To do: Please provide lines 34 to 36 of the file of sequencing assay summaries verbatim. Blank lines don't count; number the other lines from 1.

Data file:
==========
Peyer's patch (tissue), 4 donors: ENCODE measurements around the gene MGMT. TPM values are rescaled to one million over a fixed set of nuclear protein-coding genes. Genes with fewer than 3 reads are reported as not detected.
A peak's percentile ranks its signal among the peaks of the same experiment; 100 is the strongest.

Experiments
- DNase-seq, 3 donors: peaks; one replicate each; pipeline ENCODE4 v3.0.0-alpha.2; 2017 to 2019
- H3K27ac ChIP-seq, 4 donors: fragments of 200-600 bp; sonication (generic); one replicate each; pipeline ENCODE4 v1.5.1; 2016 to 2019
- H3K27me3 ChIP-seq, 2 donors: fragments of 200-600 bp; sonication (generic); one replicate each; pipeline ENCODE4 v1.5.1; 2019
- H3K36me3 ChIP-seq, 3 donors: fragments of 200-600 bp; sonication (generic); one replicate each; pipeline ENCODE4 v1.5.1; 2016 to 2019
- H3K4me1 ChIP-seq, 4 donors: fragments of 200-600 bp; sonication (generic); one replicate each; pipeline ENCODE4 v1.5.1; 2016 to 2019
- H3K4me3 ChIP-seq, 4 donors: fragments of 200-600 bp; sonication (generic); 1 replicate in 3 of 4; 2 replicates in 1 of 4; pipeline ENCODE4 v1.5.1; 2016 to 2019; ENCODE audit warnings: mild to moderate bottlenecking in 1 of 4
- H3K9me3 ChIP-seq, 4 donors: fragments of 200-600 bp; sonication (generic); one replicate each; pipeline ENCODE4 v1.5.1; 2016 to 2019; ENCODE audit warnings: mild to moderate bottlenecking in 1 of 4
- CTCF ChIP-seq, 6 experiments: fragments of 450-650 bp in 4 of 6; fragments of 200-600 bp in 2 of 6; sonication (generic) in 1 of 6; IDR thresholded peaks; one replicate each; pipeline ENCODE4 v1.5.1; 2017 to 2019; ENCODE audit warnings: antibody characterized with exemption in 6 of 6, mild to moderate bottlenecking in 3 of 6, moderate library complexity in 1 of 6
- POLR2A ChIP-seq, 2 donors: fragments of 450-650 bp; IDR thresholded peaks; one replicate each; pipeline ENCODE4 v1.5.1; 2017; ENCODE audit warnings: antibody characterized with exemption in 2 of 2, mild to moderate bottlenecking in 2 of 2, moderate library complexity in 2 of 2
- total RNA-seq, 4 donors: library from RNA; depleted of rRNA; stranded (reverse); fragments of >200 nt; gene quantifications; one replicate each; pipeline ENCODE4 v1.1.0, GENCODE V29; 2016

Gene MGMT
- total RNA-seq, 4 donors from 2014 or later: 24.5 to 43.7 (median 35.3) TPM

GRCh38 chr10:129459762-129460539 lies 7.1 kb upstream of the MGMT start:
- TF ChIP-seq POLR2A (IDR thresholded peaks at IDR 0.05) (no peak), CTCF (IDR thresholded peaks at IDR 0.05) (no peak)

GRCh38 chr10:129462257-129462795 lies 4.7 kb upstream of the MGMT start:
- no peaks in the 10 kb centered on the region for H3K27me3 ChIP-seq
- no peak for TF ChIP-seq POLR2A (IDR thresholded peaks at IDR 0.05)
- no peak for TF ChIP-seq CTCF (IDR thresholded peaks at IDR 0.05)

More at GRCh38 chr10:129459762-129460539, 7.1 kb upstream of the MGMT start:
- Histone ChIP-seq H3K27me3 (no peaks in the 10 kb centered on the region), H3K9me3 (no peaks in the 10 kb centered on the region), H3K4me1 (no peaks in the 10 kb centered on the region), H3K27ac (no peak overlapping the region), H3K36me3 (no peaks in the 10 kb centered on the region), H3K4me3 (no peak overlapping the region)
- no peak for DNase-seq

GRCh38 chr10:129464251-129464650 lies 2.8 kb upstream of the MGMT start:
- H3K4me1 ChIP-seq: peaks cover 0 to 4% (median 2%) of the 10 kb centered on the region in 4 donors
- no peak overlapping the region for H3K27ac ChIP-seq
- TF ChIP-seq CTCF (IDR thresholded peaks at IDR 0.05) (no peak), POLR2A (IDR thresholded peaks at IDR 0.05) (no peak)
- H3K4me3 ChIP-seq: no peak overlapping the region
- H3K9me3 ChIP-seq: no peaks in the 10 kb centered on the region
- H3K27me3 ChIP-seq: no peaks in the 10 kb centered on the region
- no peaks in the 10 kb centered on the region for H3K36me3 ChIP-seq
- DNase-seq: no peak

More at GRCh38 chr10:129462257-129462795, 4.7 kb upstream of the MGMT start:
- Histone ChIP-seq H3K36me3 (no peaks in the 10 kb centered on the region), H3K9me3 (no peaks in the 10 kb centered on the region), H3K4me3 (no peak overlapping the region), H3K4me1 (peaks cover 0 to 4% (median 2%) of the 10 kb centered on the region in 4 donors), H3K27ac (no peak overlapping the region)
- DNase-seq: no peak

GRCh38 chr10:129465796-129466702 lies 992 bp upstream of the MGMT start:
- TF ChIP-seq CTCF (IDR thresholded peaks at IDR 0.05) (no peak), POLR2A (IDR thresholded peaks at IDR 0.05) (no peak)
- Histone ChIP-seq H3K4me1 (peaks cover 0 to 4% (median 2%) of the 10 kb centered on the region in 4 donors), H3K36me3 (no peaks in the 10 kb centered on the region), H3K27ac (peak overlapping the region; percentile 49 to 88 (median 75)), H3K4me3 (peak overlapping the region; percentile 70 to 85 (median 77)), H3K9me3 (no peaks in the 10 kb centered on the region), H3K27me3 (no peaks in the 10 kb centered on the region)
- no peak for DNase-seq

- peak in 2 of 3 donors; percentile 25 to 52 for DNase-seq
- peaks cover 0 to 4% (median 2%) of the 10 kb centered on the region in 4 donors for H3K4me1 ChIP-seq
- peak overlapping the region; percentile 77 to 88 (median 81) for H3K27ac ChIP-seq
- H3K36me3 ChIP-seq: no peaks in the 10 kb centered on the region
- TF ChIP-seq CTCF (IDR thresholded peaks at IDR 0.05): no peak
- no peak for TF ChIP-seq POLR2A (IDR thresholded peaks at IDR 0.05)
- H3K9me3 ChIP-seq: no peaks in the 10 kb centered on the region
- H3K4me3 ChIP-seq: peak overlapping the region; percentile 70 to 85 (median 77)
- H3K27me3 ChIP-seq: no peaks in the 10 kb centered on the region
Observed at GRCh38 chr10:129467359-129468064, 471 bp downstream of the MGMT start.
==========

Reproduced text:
More at GRCh38 chr10:129462257-129462795, 4.7 kb upstream of the MGMT start:
- Histone ChIP-seq H3K36me3 (no peaks in the 10 kb centered on the region), H3K9me3 (no peaks in the 10 kb centered on the region), H3K4me3 (no peak overlapping the region), H3K4me1 (peaks cover 0 to 4% (median 2%) of the 10 kb centered on the region in 4 donors), H3K27ac (no peak overlapping the region)
- DNase-seq: no peak